The debate concerning so-called ‘theories of truth’ has always stumped me, because it seems prima facie absurd. When I use the predicate ‘is true’, what I’m referring to is correspondence to the facts. The purpose of all my investigations is, first and foremost, to discover how the universe actually is. When I first encountered someone arguing for the pragmatic theory of truth, for example, I was rather surprised and confused. What were they trying to achieve exactly?
If it merely a matter of words, then I have no objection, in principle, to defining the predicate ‘is true’ to refer to theory’s usefulness for categorising and predicting phenomena. Any objection on my part would be merely conventional, i.e. using the words ‘is true’ in this sense is liable to mislead. However, if the pragmatic use should become the norm, then I would not hesitate to adopt the pragmatic theory of truth.
But mere definition cannot be why people care about this debate. Even if I begin using the predicate ‘is true’ in a pragmatic sense, that does not change the purpose of my investigations. Besides, I would just coin new words to describe correspondence to the facts, such as ‘troo’ and ‘thalse’, and carry on as before.
However, it seems a change in purpose is precisely what was expected. The arguments proceed as though there is some ineffable essence of truth that each theory is attempting to grasp, and our problem is to discover which one is “right”. Only once we know what the truth really is, as it were, will we know what our purpose has been all along. So to accept the pragmatic theory of truth, for example, is more than just to accept a change in definition, but to embrace a new ideal for all our investigations to orbit.
This is essentialism at its most degenerative.
If there is a debate to be had about what the goal of our investigations ought to be, then we should have that debate. There is no need to approach the matter obliquely through wordgames about ‘theories of truth.’
In any case, this is not a matter I have studied in great detail and less something I have discussed much with others. It was affirming, then, when I recently discovered that Alfred Tarski made precisely the same argument in his 1944 paper, The Semantic Conception of Truth (HT. Alex Naranieki):
I hope nothing which is said here will be interpreted as a claim that the semantic conception of truth is the “right” or indeed the “only possible” one. I do not have the slightest intention to contribute in any way to those endless, often violent discussions on the subject: “What is the right conception of truth?” I must confess I do not understand what is at stake in such disputes; for the problem itself is so vague that no definite solution is possible. In fact, it seems to me that the sense in which the phrase “the right conception” is used has never been made clear. In most cases one gets the impression that the phrase is used in an almost mystical sense based upon the belief that every meaning (a kind of Platonic or Aristotelian idea), and that all the competing conceptions really attempt to catch hold of this one meaning; since, however, they contradict each other, only one attempt can be successful, and hence only one conception is the “right” one.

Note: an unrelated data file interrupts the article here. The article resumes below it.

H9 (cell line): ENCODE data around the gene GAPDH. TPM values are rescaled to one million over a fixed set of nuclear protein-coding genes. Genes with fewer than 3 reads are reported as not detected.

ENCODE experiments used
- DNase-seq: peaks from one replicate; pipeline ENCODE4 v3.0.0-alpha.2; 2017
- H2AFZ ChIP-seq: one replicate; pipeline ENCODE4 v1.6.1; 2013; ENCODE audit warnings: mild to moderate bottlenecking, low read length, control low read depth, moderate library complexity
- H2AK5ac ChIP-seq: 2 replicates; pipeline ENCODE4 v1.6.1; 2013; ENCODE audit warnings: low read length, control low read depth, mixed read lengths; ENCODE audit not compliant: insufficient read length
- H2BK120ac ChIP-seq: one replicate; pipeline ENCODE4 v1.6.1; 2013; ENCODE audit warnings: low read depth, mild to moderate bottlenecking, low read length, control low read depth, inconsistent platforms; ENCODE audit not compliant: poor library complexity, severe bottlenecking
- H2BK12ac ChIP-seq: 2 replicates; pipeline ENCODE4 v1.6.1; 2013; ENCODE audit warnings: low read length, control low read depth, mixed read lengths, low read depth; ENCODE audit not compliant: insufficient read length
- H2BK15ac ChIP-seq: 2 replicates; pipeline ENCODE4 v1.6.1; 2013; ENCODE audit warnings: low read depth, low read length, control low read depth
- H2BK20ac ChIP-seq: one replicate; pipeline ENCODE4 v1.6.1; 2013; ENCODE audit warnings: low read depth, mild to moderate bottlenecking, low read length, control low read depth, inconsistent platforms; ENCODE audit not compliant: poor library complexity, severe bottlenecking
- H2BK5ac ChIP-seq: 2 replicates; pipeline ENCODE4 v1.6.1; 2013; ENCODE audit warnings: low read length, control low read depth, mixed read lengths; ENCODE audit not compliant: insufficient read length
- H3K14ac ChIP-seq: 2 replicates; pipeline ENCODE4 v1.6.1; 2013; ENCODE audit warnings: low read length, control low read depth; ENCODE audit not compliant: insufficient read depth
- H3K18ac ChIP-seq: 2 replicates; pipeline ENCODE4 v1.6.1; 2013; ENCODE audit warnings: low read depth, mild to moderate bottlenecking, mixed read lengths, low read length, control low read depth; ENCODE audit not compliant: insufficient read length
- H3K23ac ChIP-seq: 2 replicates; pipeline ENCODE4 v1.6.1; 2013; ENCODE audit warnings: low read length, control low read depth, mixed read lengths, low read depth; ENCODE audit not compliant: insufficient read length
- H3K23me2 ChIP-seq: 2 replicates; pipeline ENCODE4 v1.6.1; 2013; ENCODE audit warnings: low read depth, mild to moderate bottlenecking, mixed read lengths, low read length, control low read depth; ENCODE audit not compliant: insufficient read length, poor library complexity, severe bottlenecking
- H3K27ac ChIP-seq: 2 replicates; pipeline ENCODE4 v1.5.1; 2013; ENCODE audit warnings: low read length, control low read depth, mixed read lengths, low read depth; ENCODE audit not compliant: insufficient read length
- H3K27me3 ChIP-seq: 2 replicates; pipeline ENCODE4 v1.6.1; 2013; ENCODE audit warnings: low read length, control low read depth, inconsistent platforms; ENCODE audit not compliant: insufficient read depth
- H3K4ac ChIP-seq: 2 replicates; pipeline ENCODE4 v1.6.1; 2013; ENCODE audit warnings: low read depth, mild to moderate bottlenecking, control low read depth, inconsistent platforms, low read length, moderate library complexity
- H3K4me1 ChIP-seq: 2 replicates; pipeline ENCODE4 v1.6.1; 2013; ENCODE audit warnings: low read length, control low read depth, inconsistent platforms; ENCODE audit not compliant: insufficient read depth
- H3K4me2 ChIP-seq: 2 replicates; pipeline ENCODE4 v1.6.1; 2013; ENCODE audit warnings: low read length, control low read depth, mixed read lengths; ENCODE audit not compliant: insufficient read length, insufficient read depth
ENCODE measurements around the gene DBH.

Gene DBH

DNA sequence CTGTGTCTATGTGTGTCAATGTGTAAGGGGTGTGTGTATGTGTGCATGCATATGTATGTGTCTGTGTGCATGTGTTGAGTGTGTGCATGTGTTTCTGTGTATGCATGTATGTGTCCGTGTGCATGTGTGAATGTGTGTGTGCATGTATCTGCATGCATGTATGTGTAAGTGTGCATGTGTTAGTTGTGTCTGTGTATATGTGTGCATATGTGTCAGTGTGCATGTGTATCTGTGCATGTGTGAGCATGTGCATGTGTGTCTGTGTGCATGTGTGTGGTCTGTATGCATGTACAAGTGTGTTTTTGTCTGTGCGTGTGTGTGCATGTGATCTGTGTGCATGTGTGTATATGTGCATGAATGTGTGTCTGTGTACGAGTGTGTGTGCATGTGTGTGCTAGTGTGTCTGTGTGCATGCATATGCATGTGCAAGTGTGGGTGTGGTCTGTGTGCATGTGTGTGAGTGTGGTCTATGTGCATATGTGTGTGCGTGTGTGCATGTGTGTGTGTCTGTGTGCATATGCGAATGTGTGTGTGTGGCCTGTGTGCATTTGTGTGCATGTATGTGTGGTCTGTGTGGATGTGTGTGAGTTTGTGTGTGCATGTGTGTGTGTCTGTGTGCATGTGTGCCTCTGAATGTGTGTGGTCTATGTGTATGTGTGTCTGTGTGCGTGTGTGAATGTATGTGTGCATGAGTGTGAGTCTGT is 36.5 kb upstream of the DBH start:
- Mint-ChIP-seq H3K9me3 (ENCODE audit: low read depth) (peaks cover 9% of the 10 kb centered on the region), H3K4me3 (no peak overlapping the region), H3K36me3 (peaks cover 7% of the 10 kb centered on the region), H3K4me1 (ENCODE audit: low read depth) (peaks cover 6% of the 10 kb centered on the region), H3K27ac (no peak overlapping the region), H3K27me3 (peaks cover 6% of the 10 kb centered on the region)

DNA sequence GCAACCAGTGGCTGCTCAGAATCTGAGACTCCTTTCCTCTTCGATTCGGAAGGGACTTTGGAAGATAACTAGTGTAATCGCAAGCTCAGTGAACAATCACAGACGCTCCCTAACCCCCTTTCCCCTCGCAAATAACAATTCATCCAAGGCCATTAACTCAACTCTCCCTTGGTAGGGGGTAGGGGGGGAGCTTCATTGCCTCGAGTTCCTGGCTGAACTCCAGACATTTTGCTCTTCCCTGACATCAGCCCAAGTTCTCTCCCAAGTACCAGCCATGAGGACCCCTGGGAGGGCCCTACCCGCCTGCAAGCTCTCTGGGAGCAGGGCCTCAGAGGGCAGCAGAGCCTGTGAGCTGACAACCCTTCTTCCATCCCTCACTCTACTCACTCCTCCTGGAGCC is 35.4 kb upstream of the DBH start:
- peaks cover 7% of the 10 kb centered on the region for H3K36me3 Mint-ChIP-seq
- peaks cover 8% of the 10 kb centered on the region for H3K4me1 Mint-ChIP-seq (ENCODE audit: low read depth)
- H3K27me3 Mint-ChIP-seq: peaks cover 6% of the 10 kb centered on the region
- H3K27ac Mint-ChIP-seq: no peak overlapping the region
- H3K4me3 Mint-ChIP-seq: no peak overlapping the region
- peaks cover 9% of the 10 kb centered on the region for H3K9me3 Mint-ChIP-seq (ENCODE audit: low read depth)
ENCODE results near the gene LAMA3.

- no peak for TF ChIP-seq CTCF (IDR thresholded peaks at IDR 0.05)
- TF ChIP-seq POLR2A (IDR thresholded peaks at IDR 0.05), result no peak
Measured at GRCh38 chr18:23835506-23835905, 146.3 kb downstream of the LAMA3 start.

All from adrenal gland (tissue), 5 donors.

Disputes of this type are by no means restricted to the notion of truth. They occur in all domains where — instead of an exact, scientific terminology — common language with its vagueness and ambiguity is used; and they are always meaningless, and therefore in vain.
It seems to me obvious that the only rational approach to such problems would be the following: We should reconcile ourselves with the fact that we are confronted, not with one concept, but with several different concepts which are denoted by one word; we should try to make these concepts as clear as possible (by means of definition, or of an axiomatic procedure, or in some other way); to avoid further confusions, we should agree to use different terms for different concepts; and then we may proceed to a quiet and systematic study of all concepts involved, which will exhibit their main properties and mutual relations.
Referring specifically to the notion of truth, it is undoubtedly the case that in philosophical discussions — and perhaps also in everyday usage — some incipient conceptions of this notion can be found that differ essentially from the classical one (of which the semantic conception is but a modernized form). In fact, various conceptions of this sort have been discussed in the literature, for instance, the pragmatic conception, the coherence theory, etc.
It seems to me that none of these conceptions have been put so far in an intelligible and unequivocal form. This may change, however; a time may come when we find ourselves confronted with several incompatible, but equally clear and precise, conceptions of truth. It will then become necessary to abandon the ambiguous usage of the word “true,” and to introduce several terms instead, each to denote a different notion. Personally, I should not feel hurt if a future world congress of the “theoreticians of truth” should decide — by a majority of votes — to reserve the word “true” for one of the non-classical conceptions, and should suggest another word, say, “frue,” for the conception considered here. But I cannot imagine that anybody could present cogent arguments to the effect that the semantic conception is “wrong” and should be entirely abandoned.